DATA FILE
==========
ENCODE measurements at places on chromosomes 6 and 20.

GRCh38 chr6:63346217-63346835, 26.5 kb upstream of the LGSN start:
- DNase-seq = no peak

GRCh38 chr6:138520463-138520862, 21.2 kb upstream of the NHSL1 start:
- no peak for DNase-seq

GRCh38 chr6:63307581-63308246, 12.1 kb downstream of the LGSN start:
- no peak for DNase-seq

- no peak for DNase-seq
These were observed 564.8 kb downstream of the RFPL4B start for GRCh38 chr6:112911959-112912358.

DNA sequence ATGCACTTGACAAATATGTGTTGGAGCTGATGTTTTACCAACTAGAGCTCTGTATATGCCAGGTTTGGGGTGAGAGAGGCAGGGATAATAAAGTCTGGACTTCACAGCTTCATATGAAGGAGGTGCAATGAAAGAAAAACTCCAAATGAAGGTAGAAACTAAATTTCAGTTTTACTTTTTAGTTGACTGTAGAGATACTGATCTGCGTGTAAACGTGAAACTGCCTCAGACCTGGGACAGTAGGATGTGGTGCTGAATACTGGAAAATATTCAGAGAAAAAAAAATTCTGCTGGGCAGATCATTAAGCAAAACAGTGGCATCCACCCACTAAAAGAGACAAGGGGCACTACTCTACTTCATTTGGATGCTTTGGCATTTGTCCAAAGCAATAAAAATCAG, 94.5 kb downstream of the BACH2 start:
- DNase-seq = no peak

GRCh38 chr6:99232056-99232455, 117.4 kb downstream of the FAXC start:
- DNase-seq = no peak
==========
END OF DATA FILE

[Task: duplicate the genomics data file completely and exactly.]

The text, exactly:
ENCODE measurements at places on chromosomes 6 and 20.

GRCh38 chr6:63346217-63346835, 26.5 kb upstream of the LGSN start:
- DNase-seq = no peak

GRCh38 chr6:138520463-138520862, 21.2 kb upstream of the NHSL1 start:
- no peak for DNase-seq

GRCh38 chr6:63307581-63308246, 12.1 kb downstream of the LGSN start:
- no peak for DNase-seq

- no peak for DNase-seq
These were observed 564.8 kb downstream of the RFPL4B start for GRCh38 chr6:112911959-112912358.

DNA sequence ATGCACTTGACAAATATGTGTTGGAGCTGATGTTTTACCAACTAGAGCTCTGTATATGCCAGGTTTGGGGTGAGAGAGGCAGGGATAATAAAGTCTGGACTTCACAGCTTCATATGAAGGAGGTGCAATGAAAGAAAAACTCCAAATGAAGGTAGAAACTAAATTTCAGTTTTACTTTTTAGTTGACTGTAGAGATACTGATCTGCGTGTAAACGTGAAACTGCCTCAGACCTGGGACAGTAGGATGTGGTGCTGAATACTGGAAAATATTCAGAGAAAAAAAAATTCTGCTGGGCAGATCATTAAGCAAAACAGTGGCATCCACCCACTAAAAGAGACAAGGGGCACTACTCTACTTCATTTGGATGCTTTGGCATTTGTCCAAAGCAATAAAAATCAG, 94.5 kb downstream of the BACH2 start:
- DNase-seq = no peak

GRCh38 chr6:99232056-99232455, 117.4 kb downstream of the FAXC start:
- DNase-seq = no peak